The human mind is, for the most part, a wonderful and miraculous thing. But when it comes to storing and processing memories, it leaves something to be desired. “Remembering is an act of storytelling, after all,” Robert Nash, a psychologist with the U.K.’s Aston University, wrote in a piece for The Conversation in 2018. “And our memories are only ever as reliable as the most recent story we told ourselves.”
That’s worth bearing in mind as we digest a new report from the auditor general of Canada about federal spending during the COVID-19 pandemic. It details $4.6 billion in payments to people who weren’t eligible for the programs they tapped, along with a further $27.4 billion that went to businesses or individuals that auditor general Karen Hogan says deserve further scrutiny. “I am concerned about the lack of rigour on post-payment verifications and collection activities,” she said in a news release.
These are important concerns, and they deserve serious attention and investigation. The lack of real-time payroll data, in particular, is a glaring weakness in the system that prevented the federal government from collecting better data and distributing more accurately tailored benefits.
But this sort of focus on the granular details risks missing the bigger picture, and the bigger story. After all, the report also speaks to how successful the federal government’s COVID-19 support programs were, given the speed at which they were deployed and the uncertain environment in which they were created and refined. As it notes: “Within weeks, many programs were up and running. Historically, programs of this size would have taken months, if not years, to roll out.”
That speed necessarily raised the risk of giving money to people or businesses that didn’t need it, and the $32 billion the report identifies as potential overpayments to individuals and businesses are obviously a problem. But they pale in comparison to the rampant fraud that took place in the United States, where an estimated 10 per cent of the $800-billion Paycheck Protection Program was literally stolen — along with as much as $400 billion from the $900 billion COVID unemployment relief program and another $78 billion in so-called “Economic Injury Disaster Loans.”
As Carleton University professor Jennifer Robson pointed out, the $4.6 billion in overpayments to individuals amounts to a four per cent overall rate — not great, but not that much different from the one per cent overpayment rate the Employment Insurance program reported in 2019. “I’m having a hard time seeing this as scandalous when the rules to get CERB/recovery benefits were so pared down, by necessity for speed/ease (which the AG acknowledges), and with consent of Parliament,” Robson tweeted.
She wasn’t the only one refusing to clutch her pearls on the subject. As Laval economist Stephen Gordon said in his own tweet, “If someone from the future had visited me in April 2020 and told me that two years later, the most pressing economic concern in Canada would be an overheating economy and inflation, I would have been ecstatic. That was the *good news* scenario in April 2020.”
We would do well to think back to how monumentally uncertain that moment in time felt for everyone. It will surely be tempting for some to point to the government’s shock-and-awe approach to COVID-19 and conclude it somehow failed to anticipate or prevent waste and fraud, or that it’s single-handedly responsible for the inflation we’re dealing with today. But the alternative scenario they were trying to avoid — a massive economic depression and deflationary spiral — would have been far, far worse than anything we’re facing now.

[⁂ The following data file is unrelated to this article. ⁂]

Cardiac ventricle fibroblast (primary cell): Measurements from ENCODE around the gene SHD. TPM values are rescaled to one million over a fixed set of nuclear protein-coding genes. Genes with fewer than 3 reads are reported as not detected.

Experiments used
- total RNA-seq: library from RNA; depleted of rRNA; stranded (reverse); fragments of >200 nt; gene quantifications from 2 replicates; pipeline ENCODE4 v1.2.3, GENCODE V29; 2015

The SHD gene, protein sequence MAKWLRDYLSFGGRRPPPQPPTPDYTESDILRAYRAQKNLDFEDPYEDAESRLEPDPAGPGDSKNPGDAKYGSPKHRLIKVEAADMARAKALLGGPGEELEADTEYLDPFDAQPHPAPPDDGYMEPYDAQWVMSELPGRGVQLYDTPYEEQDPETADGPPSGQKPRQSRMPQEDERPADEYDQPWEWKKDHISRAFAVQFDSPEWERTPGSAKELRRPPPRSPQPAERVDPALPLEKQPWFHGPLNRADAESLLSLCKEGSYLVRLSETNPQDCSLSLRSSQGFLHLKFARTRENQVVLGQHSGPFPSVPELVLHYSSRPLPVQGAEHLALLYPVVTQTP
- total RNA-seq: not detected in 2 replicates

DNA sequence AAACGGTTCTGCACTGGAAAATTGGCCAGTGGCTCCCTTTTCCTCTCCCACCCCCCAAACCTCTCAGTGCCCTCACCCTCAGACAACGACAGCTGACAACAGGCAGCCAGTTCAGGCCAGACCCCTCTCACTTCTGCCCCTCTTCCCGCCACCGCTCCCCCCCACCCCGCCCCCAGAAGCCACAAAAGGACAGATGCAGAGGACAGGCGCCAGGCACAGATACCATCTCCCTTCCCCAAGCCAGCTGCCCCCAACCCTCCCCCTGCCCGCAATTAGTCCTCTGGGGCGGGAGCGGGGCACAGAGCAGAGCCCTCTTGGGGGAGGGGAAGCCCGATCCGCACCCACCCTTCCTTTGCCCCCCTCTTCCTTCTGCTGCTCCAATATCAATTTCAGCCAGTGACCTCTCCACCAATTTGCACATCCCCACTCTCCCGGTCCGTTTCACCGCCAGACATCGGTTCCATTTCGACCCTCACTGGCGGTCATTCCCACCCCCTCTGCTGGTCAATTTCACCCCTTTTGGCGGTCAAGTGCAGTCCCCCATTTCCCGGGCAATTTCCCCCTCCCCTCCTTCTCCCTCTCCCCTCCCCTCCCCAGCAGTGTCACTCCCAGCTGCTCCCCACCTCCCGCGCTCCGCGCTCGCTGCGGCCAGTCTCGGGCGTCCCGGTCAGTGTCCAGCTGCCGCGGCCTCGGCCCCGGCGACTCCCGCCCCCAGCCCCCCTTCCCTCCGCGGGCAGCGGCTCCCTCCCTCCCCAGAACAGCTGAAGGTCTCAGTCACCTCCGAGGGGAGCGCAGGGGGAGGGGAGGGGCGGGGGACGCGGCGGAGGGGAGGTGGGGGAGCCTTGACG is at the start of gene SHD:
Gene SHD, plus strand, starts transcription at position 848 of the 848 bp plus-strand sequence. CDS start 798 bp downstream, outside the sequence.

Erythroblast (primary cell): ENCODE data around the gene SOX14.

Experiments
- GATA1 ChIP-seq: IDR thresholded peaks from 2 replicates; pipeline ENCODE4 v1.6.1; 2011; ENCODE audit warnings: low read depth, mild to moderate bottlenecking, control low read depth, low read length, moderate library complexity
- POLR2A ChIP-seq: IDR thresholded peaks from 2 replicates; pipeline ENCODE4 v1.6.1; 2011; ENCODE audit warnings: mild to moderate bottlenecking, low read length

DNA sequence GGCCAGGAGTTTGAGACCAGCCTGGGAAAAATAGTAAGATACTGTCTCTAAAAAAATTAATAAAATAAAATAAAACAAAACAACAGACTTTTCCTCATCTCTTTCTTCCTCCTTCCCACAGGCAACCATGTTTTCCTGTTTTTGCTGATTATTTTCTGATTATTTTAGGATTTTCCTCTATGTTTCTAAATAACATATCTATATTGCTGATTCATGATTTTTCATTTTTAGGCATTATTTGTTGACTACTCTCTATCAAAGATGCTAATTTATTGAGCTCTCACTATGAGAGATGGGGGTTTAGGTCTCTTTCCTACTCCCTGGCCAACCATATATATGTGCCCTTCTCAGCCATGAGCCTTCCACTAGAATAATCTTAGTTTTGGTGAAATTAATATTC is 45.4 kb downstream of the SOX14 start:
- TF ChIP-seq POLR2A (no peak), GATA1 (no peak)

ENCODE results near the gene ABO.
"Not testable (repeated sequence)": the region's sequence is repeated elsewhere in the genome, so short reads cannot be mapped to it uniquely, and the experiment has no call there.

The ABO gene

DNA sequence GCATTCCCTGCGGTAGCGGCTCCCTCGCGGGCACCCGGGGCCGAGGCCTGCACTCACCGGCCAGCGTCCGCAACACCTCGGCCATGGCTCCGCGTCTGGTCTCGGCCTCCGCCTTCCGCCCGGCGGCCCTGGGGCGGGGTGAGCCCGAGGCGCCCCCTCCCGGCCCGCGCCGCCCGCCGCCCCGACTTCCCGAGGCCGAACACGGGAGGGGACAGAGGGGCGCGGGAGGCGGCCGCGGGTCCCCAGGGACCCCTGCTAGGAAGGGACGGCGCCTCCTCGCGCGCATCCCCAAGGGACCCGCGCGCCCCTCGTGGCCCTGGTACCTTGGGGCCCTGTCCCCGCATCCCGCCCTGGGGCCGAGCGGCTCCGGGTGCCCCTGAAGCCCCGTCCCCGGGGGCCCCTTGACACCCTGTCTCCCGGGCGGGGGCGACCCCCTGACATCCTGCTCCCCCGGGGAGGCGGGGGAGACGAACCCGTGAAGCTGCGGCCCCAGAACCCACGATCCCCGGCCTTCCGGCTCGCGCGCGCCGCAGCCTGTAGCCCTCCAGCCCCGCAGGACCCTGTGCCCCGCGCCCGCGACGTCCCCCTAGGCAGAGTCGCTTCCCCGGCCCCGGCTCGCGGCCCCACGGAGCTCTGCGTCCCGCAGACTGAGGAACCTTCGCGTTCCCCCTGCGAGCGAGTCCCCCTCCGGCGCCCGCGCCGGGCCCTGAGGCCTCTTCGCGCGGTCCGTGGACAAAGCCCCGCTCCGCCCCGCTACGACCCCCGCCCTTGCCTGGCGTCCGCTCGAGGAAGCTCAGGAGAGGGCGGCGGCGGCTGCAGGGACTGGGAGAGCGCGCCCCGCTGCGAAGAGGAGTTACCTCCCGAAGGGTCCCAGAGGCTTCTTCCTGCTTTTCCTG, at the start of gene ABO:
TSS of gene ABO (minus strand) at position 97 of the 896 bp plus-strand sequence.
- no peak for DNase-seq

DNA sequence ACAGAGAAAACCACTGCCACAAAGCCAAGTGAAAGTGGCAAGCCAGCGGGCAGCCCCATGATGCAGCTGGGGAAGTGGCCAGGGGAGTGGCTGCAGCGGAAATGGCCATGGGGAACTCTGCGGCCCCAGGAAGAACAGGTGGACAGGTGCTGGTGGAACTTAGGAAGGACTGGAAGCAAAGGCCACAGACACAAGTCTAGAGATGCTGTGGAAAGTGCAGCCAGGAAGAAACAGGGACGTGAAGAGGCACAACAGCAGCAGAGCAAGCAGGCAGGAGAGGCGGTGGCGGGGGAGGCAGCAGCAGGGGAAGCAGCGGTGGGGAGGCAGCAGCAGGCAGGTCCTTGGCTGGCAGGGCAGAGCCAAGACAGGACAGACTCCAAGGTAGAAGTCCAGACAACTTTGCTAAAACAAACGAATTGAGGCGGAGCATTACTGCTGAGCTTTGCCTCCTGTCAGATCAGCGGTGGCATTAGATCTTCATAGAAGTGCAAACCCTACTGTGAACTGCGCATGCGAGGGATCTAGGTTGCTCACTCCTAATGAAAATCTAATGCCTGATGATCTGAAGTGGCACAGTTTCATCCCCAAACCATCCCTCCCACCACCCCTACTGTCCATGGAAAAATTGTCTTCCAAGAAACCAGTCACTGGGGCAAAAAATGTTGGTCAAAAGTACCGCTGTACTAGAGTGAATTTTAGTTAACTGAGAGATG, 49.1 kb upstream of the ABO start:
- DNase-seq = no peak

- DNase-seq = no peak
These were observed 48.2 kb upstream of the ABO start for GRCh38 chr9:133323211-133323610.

We also shouldn’t let today’s Conservatives put the words of their 2020 counterparts in the memory hole. It was the Conservative Party of Canada, after all, that led the push to increase the Canada Emergency Wage Subsidy from the initial level of 10 per cent to 75 per cent that surely contributed to the $15.5 billion in potential overpayments to businesses identified by the auditor general.
We should continue to chase down egregious overpayments but also remember: the generous support averted a far bigger mess, writes columnist @maxfawcett. #opinion #pandemic #CERB #cdnpoli
As then-leader Andrew Scheer told the House of Commons in a March 2020 emergency debate, “There will be many Canadians who have never looked to government before for assistance who will now be looking to government. We must make sure that we find a way to provide that support to them, and help to keep people in their apartments and homes and able to put food on the table.”
By and large, the government did that — with, it should be said, the full support of their parliamentary colleagues in both the House of Commons and the Senate. As Conservative Senate leader Don Plett said in his own speech to the Red Chamber, “Few of us could have imagined being where we are today, but here we are. We are in this together, and together — with God’s help — we will get through it.”
That sense of togetherness has long since passed, of course. But as Conservative politicians and pundits pick through the AG’s report for ammunition, we ought to at least hold them accountable to the facts of the matter. The federal government’s spending did not, as they’ve repeatedly claimed, cause the inflationary fever that’s overtaken economies across the world. And while their COVID-19 support programs were vulnerable to waste and fraud at the margins, they did a good job of getting the money out the door quickly to the people who needed it.
We should continue to clean up any messes that arose from that sense of urgency. But we should also remember that we averted a far bigger mess in the process — and that it was the government that made that happen. That’s the overarching story of the pandemic, as much as some people will keep trying to pretend otherwise.